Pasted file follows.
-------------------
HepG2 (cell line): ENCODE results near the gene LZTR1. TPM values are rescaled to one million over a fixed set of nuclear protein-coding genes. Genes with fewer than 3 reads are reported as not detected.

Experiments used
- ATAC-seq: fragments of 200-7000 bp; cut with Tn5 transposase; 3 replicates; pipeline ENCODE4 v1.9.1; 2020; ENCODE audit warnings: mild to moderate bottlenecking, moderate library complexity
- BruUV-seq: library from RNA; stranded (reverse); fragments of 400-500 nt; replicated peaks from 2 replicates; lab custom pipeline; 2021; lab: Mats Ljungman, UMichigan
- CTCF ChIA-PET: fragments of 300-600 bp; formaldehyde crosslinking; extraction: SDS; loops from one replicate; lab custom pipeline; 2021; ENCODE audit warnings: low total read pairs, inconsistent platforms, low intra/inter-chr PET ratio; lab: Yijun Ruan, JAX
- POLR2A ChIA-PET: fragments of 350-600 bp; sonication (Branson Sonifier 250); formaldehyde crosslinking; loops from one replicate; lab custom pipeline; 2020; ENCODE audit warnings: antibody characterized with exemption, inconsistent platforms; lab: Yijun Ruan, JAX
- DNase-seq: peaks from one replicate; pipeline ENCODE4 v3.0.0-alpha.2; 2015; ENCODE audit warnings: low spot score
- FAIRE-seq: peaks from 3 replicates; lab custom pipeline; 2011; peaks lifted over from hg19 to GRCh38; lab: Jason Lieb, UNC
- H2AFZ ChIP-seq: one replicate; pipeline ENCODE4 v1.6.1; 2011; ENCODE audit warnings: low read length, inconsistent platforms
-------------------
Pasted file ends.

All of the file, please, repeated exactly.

HepG2 (cell line): ENCODE results near the gene LZTR1. TPM values are rescaled to one million over a fixed set of nuclear protein-coding genes. Genes with fewer than 3 reads are reported as not detected.

Experiments used
- ATAC-seq: fragments of 200-7000 bp; cut with Tn5 transposase; 3 replicates; pipeline ENCODE4 v1.9.1; 2020; ENCODE audit warnings: mild to moderate bottlenecking, moderate library complexity
- BruUV-seq: library from RNA; stranded (reverse); fragments of 400-500 nt; replicated peaks from 2 replicates; lab custom pipeline; 2021; lab: Mats Ljungman, UMichigan
- CTCF ChIA-PET: fragments of 300-600 bp; formaldehyde crosslinking; extraction: SDS; loops from one replicate; lab custom pipeline; 2021; ENCODE audit warnings: low total read pairs, inconsistent platforms, low intra/inter-chr PET ratio; lab: Yijun Ruan, JAX
- POLR2A ChIA-PET: fragments of 350-600 bp; sonication (Branson Sonifier 250); formaldehyde crosslinking; loops from one replicate; lab custom pipeline; 2020; ENCODE audit warnings: antibody characterized with exemption, inconsistent platforms; lab: Yijun Ruan, JAX
- DNase-seq: peaks from one replicate; pipeline ENCODE4 v3.0.0-alpha.2; 2015; ENCODE audit warnings: low spot score
- FAIRE-seq: peaks from 3 replicates; lab custom pipeline; 2011; peaks lifted over from hg19 to GRCh38; lab: Jason Lieb, UNC
- H2AFZ ChIP-seq: one replicate; pipeline ENCODE4 v1.6.1; 2011; ENCODE audit warnings: low read length, inconsistent platforms